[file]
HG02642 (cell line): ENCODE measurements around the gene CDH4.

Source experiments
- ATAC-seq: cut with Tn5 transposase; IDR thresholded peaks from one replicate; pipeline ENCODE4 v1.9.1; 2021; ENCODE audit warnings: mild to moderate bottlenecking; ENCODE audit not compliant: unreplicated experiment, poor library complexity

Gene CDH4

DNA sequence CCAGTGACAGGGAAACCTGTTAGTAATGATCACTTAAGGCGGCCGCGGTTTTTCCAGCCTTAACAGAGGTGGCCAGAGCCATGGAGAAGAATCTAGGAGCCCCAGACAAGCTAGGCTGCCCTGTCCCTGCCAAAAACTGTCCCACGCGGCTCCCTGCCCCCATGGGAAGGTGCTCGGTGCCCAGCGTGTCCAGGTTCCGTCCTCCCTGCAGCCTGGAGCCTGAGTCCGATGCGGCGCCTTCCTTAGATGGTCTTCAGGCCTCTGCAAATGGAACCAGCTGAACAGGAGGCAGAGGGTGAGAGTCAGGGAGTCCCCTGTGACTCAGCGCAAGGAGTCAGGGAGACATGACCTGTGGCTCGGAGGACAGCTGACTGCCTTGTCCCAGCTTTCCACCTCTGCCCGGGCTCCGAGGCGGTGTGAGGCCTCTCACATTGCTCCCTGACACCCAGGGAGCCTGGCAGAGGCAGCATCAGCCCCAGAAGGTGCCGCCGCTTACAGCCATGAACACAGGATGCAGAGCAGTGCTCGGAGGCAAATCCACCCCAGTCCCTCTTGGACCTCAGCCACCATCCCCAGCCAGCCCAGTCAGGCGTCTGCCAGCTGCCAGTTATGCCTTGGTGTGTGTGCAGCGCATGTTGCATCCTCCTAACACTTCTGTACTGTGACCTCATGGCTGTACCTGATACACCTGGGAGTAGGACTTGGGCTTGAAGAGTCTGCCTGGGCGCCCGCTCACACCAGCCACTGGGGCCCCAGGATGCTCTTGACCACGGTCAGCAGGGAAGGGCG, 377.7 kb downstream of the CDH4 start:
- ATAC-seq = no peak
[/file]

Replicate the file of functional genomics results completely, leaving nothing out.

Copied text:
HG02642 (cell line): ENCODE measurements around the gene CDH4.

Source experiments
- ATAC-seq: cut with Tn5 transposase; IDR thresholded peaks from one replicate; pipeline ENCODE4 v1.9.1; 2021; ENCODE audit warnings: mild to moderate bottlenecking; ENCODE audit not compliant: unreplicated experiment, poor library complexity

Gene CDH4

DNA sequence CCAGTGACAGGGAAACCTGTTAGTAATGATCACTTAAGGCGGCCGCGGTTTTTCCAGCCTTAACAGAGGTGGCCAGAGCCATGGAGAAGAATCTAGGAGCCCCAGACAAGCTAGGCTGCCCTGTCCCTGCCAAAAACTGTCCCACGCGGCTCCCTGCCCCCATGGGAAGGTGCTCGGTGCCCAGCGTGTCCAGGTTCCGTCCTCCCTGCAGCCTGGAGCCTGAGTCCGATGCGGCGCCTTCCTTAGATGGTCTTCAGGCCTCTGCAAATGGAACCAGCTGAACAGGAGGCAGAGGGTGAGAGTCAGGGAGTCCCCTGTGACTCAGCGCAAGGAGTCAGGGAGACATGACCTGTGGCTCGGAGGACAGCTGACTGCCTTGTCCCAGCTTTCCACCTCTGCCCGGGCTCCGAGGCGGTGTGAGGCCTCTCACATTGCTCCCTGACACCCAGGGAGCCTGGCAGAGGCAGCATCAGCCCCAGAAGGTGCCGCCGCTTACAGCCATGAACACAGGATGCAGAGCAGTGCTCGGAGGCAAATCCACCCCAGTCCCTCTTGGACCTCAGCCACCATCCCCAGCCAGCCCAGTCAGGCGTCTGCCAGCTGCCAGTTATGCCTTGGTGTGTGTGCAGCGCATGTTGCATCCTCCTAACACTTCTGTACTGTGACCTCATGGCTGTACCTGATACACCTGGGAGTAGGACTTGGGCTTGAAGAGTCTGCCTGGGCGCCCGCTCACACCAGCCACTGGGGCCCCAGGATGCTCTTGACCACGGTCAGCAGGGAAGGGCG, 377.7 kb downstream of the CDH4 start:
- ATAC-seq = no peak